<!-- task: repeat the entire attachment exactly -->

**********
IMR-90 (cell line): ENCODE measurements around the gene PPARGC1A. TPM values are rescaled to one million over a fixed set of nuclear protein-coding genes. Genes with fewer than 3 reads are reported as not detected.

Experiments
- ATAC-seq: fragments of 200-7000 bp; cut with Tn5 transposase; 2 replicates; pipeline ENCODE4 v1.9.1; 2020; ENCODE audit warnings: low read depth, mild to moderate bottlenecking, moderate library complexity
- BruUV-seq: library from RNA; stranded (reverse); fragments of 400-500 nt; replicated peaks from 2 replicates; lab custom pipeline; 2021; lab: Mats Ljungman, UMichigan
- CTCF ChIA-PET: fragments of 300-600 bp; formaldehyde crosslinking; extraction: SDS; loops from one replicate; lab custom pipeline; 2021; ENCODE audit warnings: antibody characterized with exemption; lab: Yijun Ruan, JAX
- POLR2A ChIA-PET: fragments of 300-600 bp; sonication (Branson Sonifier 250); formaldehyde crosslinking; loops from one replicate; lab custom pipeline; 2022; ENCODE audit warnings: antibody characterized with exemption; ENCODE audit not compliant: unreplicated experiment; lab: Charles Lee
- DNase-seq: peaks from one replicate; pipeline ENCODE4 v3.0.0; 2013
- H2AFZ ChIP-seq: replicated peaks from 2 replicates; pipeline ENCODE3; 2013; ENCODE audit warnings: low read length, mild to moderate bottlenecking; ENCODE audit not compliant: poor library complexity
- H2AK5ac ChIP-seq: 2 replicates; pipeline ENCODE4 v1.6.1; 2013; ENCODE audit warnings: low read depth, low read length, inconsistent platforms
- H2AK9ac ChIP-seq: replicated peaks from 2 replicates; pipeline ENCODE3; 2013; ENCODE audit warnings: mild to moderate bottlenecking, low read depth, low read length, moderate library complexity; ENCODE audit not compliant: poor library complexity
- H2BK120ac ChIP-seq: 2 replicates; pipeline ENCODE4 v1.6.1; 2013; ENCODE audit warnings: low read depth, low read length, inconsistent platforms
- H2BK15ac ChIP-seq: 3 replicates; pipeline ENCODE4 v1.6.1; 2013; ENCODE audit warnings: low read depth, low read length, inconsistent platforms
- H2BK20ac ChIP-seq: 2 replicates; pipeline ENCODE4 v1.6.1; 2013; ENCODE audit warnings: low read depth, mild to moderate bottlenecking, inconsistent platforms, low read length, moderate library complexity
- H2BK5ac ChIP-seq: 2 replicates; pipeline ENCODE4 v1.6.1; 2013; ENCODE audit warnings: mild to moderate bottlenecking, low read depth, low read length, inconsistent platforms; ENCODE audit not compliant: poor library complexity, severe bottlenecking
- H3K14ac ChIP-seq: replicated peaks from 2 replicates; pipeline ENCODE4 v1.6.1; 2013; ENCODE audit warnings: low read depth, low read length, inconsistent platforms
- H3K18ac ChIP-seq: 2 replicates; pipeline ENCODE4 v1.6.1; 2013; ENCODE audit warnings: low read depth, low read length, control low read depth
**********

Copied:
IMR-90 (cell line): ENCODE measurements around the gene PPARGC1A. TPM values are rescaled to one million over a fixed set of nuclear protein-coding genes. Genes with fewer than 3 reads are reported as not detected.

Experiments
- ATAC-seq: fragments of 200-7000 bp; cut with Tn5 transposase; 2 replicates; pipeline ENCODE4 v1.9.1; 2020; ENCODE audit warnings: low read depth, mild to moderate bottlenecking, moderate library complexity
- BruUV-seq: library from RNA; stranded (reverse); fragments of 400-500 nt; replicated peaks from 2 replicates; lab custom pipeline; 2021; lab: Mats Ljungman, UMichigan
- CTCF ChIA-PET: fragments of 300-600 bp; formaldehyde crosslinking; extraction: SDS; loops from one replicate; lab custom pipeline; 2021; ENCODE audit warnings: antibody characterized with exemption; lab: Yijun Ruan, JAX
- POLR2A ChIA-PET: fragments of 300-600 bp; sonication (Branson Sonifier 250); formaldehyde crosslinking; loops from one replicate; lab custom pipeline; 2022; ENCODE audit warnings: antibody characterized with exemption; ENCODE audit not compliant: unreplicated experiment; lab: Charles Lee
- DNase-seq: peaks from one replicate; pipeline ENCODE4 v3.0.0; 2013
- H2AFZ ChIP-seq: replicated peaks from 2 replicates; pipeline ENCODE3; 2013; ENCODE audit warnings: low read length, mild to moderate bottlenecking; ENCODE audit not compliant: poor library complexity
- H2AK5ac ChIP-seq: 2 replicates; pipeline ENCODE4 v1.6.1; 2013; ENCODE audit warnings: low read depth, low read length, inconsistent platforms
- H2AK9ac ChIP-seq: replicated peaks from 2 replicates; pipeline ENCODE3; 2013; ENCODE audit warnings: mild to moderate bottlenecking, low read depth, low read length, moderate library complexity; ENCODE audit not compliant: poor library complexity
- H2BK120ac ChIP-seq: 2 replicates; pipeline ENCODE4 v1.6.1; 2013; ENCODE audit warnings: low read depth, low read length, inconsistent platforms
- H2BK15ac ChIP-seq: 3 replicates; pipeline ENCODE4 v1.6.1; 2013; ENCODE audit warnings: low read depth, low read length, inconsistent platforms
- H2BK20ac ChIP-seq: 2 replicates; pipeline ENCODE4 v1.6.1; 2013; ENCODE audit warnings: low read depth, mild to moderate bottlenecking, inconsistent platforms, low read length, moderate library complexity
- H2BK5ac ChIP-seq: 2 replicates; pipeline ENCODE4 v1.6.1; 2013; ENCODE audit warnings: mild to moderate bottlenecking, low read depth, low read length, inconsistent platforms; ENCODE audit not compliant: poor library complexity, severe bottlenecking
- H3K14ac ChIP-seq: replicated peaks from 2 replicates; pipeline ENCODE4 v1.6.1; 2013; ENCODE audit warnings: low read depth, low read length, inconsistent platforms
- H3K18ac ChIP-seq: 2 replicates; pipeline ENCODE4 v1.6.1; 2013; ENCODE audit warnings: low read depth, low read length, control low read depth